Product of Mexico: Harsh Harvest

A Times reporter and photographer find that thousands of laborers at Mexico’s mega-farms endure harsh conditions and exploitation while supplying produce for American consumers.

 Pedro Vasquez, working the chile pepper fields near Leon, Guanajuato, is one of the estimated 100,000 Mexican children younger than 14 who pick crops for pay, according to the government’s most recent estimate. He is 9 years old.

Pedro Vasquez, working the chile pepper fields near Leon, Guanajuato, is one of the estimated 100,000 Mexican children younger than 14 who pick crops for pay, according to the government’s most recent estimate. He is 9 years old.

By Richard Marosi and Don Bartletti

A four part series in the Los Angeles Times

The tomatoes, peppers and cucumbers arrive year-round by the ton, with peel-off stickers proclaiming “Product of Mexico.”

Farm exports to the U.S. from Mexico have tripled to $7.6 billion in the last decade, enriching agribusinesses, distributors and retailers.

American consumers get all the salsa, squash and melons they can eat at affordable prices. And top U.S. brands — Wal-Mart, Whole Foods, Subway and Safeway, among many others — profit from produce they have come to depend on.

These corporations say their Mexican suppliers have committed to decent treatment and living conditions for workers.

But a Los Angeles Times investigation found that for thousands of farm laborers south of the border, the export boom is a story of exploitation and extreme hardship.

Laborers at Campo San Emilio, Sinaloa, sleep in their windowless rooms on vegetable crates and scraps of cardboard. Juan Hernandez, far right, wanted to visit his ailing wife in Veracruz. "But if I leave, I lose everything," he says.

Laborers at Campo San Emilio, Sinaloa, sleep in their windowless rooms on vegetable crates and scraps of cardboard. Juan Hernandez, far right, wanted to visit his ailing wife in Veracruz. “But if I leave, I lose everything,” he says.

The farm laborers are mostly indigenous people from Mexico’s poorest regions. Bused hundreds of miles to vast agricultural complexes, they work six days a week for the equivalent of $8 to $12 a day.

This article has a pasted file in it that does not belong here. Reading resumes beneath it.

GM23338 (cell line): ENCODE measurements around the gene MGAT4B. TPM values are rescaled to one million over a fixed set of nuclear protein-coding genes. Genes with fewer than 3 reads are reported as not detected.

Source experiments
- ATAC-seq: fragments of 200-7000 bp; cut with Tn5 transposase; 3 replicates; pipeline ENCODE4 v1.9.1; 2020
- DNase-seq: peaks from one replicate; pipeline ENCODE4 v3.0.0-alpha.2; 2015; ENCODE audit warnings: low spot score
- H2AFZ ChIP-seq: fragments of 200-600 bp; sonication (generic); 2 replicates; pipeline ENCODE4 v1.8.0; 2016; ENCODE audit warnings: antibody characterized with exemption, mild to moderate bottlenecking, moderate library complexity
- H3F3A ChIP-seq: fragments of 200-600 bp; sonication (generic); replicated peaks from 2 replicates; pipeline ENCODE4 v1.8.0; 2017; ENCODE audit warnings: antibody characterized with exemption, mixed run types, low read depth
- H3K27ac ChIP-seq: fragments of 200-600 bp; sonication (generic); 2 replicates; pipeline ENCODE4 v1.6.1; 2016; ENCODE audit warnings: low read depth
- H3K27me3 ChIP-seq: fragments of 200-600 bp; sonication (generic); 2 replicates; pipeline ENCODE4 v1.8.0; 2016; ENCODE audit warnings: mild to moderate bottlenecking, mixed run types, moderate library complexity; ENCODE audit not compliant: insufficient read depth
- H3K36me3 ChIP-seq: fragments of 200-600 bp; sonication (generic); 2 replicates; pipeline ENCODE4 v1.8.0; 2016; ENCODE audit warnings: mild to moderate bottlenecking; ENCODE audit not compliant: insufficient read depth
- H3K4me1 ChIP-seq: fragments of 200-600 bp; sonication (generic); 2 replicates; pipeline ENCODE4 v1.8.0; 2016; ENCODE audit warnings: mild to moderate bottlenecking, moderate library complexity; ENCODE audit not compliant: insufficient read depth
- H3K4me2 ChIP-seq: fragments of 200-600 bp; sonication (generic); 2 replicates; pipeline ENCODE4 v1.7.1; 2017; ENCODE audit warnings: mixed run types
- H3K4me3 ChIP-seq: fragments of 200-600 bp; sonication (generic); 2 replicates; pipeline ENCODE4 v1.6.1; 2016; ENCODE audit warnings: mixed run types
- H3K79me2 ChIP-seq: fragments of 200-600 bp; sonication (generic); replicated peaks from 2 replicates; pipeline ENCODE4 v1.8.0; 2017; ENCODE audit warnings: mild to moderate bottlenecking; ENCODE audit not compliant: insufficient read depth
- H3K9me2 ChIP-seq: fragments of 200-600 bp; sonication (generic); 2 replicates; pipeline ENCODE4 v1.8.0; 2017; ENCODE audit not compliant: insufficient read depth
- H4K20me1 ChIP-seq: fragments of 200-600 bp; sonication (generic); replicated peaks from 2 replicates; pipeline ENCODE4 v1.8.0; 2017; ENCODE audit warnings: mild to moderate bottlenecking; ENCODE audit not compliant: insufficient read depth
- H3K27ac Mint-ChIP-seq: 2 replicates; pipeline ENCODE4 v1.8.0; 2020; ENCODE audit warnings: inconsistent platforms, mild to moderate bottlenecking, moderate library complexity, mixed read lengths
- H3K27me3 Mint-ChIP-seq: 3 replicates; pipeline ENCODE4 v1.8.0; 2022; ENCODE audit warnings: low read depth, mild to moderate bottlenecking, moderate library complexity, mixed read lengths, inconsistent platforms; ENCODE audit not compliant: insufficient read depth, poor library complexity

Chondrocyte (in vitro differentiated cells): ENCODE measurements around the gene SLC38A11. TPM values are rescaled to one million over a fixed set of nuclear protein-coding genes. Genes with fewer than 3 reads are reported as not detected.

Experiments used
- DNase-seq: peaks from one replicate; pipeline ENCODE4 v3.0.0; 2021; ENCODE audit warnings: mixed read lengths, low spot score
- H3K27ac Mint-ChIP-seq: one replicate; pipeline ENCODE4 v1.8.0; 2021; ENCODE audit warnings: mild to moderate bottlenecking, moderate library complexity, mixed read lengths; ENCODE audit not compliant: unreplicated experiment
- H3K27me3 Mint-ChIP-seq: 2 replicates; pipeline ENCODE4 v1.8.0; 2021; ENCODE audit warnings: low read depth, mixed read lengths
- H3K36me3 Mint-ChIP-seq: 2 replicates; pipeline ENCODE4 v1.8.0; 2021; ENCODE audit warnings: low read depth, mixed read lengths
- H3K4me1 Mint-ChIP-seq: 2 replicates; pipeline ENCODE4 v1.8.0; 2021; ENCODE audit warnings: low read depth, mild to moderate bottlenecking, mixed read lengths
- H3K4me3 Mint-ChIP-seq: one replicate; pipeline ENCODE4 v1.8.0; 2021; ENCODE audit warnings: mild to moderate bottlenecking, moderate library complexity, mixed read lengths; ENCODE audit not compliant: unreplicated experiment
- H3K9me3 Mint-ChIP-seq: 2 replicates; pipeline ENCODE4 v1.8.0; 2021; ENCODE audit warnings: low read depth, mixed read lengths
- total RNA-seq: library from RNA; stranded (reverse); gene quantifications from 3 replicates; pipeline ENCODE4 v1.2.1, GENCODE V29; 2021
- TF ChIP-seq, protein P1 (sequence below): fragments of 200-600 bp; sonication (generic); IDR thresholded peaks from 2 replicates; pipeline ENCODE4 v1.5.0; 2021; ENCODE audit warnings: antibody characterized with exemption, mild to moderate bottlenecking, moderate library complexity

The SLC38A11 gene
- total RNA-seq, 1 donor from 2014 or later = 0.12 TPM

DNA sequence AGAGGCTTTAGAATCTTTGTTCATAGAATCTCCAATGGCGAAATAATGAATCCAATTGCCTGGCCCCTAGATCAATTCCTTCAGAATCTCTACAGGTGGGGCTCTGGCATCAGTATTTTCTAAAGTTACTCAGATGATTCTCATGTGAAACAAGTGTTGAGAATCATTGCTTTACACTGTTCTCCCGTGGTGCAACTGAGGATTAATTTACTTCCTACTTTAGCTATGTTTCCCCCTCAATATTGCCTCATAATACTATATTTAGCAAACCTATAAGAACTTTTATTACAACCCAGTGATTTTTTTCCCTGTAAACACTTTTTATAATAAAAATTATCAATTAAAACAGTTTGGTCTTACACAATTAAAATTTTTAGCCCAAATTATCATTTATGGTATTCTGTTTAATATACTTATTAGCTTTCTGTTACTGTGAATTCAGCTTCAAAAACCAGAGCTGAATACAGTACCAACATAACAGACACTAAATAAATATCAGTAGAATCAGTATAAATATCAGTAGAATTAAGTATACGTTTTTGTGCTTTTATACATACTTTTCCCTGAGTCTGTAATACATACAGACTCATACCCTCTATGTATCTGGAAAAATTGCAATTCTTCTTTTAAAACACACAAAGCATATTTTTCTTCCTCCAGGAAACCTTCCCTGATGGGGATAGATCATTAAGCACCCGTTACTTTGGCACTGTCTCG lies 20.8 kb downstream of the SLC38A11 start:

The squalid camps where they live, sometimes sleeping on scraps of cardboard on concrete floors, are operated by the same agribusinesses that employ advanced growing techniques and sanitary measures in their fields and greenhouses.

The contrast between the treatment of produce and of people is stark.

Read more at the Los Angeles Times

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Categories: Americas, Economics, Human rights, Mexico, Slavery, Sociology, United States, Workers' rights

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2 replies

  1. And people wonder why Mexicans leave. It’s to get a living wage, which in the US is not always the minimum, but more than they earn in Mexico and better working conditions.

    Liked by 1 person

  2. Hi, Ecantados. That’s exactly right. The anti-immigrant crowd complains that illegals are taking our jobs and exploiting our social benefit programs. But these immigrants supply labor for jobs and at pay rates most Americans wouldn’t even consider. Moreover, illegal immigrants contribute billions of dollars in taxes that help support entitlements like social security and medicare, programs which they themselves may never be eligible to enjoy.

    In truth, immigrants–illegal or otherwise–have always been an asset to our country, enriching us culturally, and providing able and willing workers. America would not have become a world industrial power without them. The Chinese and the Irish built our great railroads; the Italians and other Europeans immigrants supplied the labor for America’s factories and steel mills, its coal mines and farms. And that Greatest Generation of Americans, who fought their way through hell itself in the European and the Pacific theaters of World War II, how many of those brave men and women had parents, aunts and uncles, and grandparents back home who didn’t speak a word of English?

    Leaving all of the Marxist rhetoric aside, I think most people don’t appreciate the degree to which capitalist economies of democratic societies have always been predicated on the existence of a disadvantaged and exploited working class. With globalization of the marketplace and the workforce, the victims are far from our sight, in sweatshops in Bangladesh, in construction sites in Qatar, and in factories in China. The turmoil that we see in our headlines every day represents the social and political consequences of a growing global economic disparity which inevitably comes back home to haunt us.

    NAFTA was sold as a boon to the economies of Mexico, Canada and the United States. But it was a betrayal that most benefited multinational corporations at the expense of American union workers and the American middle class. Peasant Mexican farmers, who before NAFTA could at least grow enough corn to feed themselves and their communities, suddenly found themselves unable to compete with cheaper American corn, grown by agribusiness giants using environmentally destructive petrochemical fertilizers and pesticides and massive irrigation works. With no place to turn for survival, they and their children either fled north seeking work or joined criminal syndicates.

    Liked by 1 person

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